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414 Posts
This could get tricky. Most do body lifts just to give a little more clearance for the tires. Some do body lifts so they can tuck the mechanicals a little higher into the frame. As a warning, I have never used a body lift and what follows is based entirely on my understanding (somewhere in the middle) of how vehicles are put together. I'm not a doctor, never played one on TV either but I did work as a mechanic for about 12 years.

Assuming it was done just for clearance, there shouldn't be too much in the way of changes to get it back to stock.

The steering and fuel filler neck are the two main ones.

Check the brake lines all the way from the master cylinder down to at least where they transition to the frame and possibly a little further just to make sure they are not tweaked in some weird way. Once they transition to the frame they shouldn't come back up to the body at any point.

Check for any extended linkage attached to the transmission and t-case shifters. The e-brake linkage may have been modified also.

The wiring harness should be good to go, just make sure that when you set it back down to stock that there is nothing pinched between body and frame.

The radiator and hoses should be fine also. Double check any other lines (AC going to the condenser, tranny cooler if it is an auto) that are in any way attached to the radiator.

In general, do a thorough check all the way around to find anything that transitions from the body to the frame and try to determine if it has been modified in any way.

As far as if any of the mechanicals were tucked, it might be worthwhile to take it to the dealer to verify that the motor and trans mounts are in fact factory parts.

As to the body mounts, it looks like the stock parts are still there (the rubber part just above the aluminum spacers) and they are riveted in so changing them would be more hassle than it's worth. Besides, they look like they are in pretty good shape. It would be a good idea to get factory bolts though. The bolts that are in place right now may only be partially threaded and may not have enough thread to get a good seat when you lower the body back down. Don't try to save money on this and use washers as spacers to get the bolt to tighten down either, those bolts are the only thing holding the body on.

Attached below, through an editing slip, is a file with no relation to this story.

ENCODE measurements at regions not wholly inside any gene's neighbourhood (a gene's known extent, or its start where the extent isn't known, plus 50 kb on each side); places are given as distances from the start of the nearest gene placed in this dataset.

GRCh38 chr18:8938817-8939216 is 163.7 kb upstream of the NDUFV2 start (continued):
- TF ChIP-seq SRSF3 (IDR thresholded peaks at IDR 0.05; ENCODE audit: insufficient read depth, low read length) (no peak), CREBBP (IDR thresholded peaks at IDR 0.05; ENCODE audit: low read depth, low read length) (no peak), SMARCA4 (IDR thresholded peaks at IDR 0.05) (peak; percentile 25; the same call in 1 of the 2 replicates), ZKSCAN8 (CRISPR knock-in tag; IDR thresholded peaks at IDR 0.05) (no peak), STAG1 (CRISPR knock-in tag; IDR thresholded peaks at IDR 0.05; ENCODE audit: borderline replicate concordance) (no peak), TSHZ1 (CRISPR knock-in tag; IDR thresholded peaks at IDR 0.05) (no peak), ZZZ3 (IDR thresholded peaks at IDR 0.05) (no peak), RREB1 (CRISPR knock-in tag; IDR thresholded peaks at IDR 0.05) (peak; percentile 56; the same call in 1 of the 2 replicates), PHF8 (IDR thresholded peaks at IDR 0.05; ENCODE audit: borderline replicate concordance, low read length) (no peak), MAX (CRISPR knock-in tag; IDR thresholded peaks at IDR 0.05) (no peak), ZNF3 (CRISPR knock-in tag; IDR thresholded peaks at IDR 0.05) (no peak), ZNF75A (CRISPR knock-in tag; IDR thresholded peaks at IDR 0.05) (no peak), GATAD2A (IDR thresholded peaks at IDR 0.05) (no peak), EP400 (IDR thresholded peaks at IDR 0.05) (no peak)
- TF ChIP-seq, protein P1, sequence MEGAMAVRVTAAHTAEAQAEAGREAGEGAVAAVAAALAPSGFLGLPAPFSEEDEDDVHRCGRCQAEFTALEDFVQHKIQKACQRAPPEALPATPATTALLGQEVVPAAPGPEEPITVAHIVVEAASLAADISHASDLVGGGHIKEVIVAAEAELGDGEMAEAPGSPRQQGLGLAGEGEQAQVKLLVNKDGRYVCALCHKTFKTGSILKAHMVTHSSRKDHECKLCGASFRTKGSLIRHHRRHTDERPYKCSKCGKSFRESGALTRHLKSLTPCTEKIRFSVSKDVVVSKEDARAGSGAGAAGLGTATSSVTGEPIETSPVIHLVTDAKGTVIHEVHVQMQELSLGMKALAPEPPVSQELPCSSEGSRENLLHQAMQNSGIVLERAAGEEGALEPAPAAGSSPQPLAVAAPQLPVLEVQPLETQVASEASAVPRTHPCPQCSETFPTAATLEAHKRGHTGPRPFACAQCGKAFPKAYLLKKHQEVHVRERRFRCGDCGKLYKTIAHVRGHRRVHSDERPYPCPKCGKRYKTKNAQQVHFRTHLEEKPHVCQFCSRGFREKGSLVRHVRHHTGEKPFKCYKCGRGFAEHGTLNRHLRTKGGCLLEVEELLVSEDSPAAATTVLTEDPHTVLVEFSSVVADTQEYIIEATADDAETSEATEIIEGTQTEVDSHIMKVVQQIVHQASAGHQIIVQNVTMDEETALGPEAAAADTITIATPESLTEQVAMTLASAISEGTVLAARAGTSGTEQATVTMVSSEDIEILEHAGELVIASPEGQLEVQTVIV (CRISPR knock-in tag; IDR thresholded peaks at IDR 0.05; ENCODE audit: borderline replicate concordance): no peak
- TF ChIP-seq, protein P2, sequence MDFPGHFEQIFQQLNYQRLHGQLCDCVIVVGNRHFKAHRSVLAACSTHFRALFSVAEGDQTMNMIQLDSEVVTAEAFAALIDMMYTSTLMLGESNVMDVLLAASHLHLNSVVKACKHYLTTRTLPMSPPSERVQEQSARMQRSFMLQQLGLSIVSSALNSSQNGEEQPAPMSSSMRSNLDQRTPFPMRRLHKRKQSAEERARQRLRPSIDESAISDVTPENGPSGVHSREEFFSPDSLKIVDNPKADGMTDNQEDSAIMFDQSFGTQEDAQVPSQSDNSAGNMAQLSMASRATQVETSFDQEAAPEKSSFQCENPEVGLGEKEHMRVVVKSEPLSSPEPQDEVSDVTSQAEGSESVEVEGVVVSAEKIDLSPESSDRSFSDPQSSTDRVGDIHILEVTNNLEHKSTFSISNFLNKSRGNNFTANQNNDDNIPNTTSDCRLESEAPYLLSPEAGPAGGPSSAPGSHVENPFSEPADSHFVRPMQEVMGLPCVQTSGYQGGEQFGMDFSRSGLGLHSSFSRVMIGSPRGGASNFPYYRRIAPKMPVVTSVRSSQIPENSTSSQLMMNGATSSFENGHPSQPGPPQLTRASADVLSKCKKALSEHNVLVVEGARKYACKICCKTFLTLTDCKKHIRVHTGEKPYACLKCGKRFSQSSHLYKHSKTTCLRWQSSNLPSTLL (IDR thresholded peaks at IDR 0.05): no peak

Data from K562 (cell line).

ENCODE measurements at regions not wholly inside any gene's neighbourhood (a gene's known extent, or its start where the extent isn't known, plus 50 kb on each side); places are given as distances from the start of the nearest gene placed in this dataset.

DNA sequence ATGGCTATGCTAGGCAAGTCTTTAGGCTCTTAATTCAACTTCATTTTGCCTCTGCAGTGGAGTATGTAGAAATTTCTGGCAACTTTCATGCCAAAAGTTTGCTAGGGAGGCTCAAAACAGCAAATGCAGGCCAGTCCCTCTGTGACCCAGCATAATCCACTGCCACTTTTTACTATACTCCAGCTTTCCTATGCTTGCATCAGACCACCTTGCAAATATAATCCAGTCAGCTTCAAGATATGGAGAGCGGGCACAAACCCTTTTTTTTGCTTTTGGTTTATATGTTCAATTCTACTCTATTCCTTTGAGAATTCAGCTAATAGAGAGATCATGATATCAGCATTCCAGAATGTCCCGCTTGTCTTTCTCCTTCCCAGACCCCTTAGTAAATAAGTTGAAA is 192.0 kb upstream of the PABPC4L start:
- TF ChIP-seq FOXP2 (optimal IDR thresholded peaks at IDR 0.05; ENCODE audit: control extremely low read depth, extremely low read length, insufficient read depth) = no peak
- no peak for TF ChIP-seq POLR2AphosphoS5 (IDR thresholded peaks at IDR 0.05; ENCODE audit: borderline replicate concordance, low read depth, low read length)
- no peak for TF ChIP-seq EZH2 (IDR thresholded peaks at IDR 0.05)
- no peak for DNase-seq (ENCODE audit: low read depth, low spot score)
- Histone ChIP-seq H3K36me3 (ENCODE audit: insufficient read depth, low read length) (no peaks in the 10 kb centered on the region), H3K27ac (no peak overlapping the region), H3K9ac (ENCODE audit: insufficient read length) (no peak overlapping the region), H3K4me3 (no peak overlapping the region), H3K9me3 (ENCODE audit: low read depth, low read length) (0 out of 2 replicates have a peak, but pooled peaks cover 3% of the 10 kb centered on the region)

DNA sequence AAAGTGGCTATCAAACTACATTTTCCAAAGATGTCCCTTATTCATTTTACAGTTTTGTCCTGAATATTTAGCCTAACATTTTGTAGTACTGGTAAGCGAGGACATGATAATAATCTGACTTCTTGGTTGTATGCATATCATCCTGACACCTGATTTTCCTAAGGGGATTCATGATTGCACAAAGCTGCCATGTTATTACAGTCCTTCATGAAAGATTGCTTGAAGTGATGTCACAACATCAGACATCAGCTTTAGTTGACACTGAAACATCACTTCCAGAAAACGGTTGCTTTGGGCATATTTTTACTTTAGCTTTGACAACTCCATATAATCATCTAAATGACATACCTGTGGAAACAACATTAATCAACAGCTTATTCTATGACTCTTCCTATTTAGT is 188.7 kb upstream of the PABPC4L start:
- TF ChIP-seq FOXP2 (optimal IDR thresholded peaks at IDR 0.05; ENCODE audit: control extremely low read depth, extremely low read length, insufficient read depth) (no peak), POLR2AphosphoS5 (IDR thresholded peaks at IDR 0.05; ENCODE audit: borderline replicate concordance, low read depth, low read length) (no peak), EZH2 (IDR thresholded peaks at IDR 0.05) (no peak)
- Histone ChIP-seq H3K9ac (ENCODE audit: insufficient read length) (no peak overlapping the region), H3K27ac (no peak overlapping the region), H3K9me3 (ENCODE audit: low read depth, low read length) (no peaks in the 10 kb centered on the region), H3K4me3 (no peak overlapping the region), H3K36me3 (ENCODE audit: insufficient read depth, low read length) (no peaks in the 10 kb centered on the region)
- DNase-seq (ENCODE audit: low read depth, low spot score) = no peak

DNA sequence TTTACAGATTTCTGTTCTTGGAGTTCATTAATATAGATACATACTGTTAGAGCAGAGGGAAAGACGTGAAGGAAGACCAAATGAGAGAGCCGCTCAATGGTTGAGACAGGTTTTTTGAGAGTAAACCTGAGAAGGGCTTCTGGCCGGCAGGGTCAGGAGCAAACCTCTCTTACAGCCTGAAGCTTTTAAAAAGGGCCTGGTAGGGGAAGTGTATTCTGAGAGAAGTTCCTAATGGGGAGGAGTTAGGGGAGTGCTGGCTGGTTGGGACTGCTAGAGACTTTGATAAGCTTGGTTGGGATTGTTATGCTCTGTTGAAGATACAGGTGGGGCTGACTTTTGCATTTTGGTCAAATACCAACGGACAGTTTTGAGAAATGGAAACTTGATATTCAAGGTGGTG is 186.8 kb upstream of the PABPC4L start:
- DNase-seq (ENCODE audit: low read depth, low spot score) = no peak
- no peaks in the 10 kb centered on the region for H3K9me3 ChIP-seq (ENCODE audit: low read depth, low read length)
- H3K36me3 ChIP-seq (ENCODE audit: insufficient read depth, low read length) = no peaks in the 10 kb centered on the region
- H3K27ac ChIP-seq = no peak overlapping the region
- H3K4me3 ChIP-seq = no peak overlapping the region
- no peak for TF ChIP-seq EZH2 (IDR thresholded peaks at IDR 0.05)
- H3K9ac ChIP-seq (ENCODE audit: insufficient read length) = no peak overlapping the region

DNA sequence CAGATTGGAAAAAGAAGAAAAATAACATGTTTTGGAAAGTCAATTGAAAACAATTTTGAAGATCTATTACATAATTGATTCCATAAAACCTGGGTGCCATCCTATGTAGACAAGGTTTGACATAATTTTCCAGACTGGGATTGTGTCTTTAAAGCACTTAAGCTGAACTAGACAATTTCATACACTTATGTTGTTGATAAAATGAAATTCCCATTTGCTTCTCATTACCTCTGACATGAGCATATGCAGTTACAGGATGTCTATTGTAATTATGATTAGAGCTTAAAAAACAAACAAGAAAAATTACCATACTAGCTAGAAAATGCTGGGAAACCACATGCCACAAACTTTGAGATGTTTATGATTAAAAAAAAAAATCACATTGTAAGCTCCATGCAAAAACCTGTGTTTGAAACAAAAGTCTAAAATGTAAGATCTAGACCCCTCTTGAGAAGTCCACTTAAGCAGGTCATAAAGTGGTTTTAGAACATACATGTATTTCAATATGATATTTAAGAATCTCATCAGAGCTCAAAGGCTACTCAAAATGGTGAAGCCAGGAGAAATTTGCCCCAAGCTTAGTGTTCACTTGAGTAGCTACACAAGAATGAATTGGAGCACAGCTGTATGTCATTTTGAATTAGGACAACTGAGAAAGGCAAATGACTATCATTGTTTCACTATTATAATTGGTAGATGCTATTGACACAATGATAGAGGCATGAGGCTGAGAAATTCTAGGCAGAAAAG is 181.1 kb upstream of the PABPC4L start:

Also (assuming you are doing this in your garage or driveway), I recommend at least four jack stands with one set as close as possible to each of the four corner body mounts as possible in the most secure way you can and possibly an extra two set in the middle. Starting from one end (once the old mounts are out of the way) turn the jack screws down by a quarter to half a turn to start with (for example FL to FR to ML to MR to RL to RR). It may be tedious but by making small movements from end to end, you have a better shot at the bolt holes lining up when the body settles back onto the mounts. I DON'T recommend placing the bolts into the mounts (using them as a guide) before everything is settled as they may be put into a bind.

If you've got access to a shop everything would be even better since you could use a two post lift to hold the weight of the body evenly which would make the whole letting it back down on the frame so much easier.

Again, this is how I would proceed based on what I know.

Best of luck.
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